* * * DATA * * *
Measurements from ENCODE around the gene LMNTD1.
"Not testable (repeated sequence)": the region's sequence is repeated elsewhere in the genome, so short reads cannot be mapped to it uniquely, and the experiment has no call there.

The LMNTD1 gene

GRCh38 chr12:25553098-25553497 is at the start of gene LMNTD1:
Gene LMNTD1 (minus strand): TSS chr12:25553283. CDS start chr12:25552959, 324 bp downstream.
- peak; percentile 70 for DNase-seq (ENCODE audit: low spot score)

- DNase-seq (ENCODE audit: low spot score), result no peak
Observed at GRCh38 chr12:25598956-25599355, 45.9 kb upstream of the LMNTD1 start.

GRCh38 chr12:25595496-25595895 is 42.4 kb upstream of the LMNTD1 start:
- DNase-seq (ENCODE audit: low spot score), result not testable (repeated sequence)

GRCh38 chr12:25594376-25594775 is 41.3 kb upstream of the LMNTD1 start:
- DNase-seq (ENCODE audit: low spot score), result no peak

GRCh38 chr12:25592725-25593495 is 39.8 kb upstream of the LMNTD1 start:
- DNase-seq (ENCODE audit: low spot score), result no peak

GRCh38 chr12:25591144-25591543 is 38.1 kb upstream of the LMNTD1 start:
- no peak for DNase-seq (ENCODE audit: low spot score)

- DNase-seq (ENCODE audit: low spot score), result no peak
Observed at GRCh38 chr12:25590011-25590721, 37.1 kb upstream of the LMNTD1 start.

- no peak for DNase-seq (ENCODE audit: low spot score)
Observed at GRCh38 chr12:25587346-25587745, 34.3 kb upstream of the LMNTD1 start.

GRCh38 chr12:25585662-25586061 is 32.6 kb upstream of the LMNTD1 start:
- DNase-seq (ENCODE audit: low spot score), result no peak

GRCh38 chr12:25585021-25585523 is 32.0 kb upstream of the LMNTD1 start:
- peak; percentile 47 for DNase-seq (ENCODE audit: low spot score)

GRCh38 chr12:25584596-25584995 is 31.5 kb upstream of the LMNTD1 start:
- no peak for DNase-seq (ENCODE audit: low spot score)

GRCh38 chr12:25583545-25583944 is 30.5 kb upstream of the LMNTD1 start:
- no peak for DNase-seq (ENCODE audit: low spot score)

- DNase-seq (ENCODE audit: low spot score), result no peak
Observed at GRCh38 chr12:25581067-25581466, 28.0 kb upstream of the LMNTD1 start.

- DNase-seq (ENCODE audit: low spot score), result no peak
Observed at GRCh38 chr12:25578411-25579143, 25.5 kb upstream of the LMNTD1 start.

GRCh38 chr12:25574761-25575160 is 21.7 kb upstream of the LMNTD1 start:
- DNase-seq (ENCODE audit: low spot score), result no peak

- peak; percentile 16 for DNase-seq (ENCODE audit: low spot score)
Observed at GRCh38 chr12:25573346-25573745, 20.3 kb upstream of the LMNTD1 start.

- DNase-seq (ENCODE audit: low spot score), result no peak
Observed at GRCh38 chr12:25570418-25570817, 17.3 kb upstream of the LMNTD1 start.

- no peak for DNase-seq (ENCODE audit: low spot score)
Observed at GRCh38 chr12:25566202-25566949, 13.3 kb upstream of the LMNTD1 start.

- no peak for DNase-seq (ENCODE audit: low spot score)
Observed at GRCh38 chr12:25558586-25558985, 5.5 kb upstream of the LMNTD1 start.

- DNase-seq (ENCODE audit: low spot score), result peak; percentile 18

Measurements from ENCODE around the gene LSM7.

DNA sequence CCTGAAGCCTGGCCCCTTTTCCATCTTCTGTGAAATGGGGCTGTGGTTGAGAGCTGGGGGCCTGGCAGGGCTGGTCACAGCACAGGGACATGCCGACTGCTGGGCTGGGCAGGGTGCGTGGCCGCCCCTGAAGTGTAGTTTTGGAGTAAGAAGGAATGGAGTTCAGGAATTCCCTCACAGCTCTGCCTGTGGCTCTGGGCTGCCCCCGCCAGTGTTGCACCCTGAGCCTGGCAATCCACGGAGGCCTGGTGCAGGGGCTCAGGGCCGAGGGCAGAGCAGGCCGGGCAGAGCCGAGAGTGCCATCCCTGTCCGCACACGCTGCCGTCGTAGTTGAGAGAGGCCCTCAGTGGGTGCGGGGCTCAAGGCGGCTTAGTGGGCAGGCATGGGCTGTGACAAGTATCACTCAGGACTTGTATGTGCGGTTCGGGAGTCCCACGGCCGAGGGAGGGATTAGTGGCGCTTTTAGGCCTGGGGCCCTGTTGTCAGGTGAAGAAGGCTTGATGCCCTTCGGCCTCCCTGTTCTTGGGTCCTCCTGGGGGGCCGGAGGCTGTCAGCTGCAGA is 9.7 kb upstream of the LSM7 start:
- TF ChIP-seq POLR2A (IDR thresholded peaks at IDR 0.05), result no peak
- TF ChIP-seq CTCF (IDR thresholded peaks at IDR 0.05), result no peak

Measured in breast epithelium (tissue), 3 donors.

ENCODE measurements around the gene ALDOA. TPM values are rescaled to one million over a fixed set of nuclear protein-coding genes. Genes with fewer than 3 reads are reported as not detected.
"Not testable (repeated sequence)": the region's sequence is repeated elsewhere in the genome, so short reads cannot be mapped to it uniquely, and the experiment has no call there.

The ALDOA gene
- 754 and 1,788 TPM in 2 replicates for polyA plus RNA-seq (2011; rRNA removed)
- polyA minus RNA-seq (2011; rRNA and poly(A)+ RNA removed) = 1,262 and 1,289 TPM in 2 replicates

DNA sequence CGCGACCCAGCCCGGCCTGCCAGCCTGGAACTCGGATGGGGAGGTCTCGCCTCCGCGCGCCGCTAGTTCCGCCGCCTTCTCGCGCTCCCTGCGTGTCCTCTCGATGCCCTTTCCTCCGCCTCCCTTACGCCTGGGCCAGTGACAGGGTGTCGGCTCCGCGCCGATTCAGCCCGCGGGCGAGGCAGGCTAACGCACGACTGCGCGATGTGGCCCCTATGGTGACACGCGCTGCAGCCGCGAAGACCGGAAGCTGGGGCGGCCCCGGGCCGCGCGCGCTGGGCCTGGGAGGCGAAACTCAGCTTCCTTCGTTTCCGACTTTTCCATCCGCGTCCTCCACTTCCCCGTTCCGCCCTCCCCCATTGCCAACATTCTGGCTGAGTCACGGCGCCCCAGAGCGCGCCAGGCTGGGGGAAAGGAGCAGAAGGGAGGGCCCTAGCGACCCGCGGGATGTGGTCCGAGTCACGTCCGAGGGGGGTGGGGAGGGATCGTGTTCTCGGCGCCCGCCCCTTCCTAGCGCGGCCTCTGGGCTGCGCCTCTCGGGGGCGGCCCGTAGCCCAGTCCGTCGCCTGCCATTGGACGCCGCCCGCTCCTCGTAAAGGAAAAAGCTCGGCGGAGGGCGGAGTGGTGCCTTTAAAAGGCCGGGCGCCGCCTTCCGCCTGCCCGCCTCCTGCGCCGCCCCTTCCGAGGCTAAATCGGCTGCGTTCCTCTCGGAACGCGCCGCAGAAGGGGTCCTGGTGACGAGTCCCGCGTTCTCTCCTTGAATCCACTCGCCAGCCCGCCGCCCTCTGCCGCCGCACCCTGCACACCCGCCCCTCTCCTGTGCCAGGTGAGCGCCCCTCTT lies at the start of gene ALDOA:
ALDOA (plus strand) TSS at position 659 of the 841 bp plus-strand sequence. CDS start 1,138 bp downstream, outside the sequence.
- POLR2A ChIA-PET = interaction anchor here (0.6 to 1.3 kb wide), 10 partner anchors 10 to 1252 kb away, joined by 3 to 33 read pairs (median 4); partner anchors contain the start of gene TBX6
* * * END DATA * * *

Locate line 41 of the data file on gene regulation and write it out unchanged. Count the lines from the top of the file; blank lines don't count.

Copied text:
- no peak for DNase-seq (ENCODE audit: low spot score)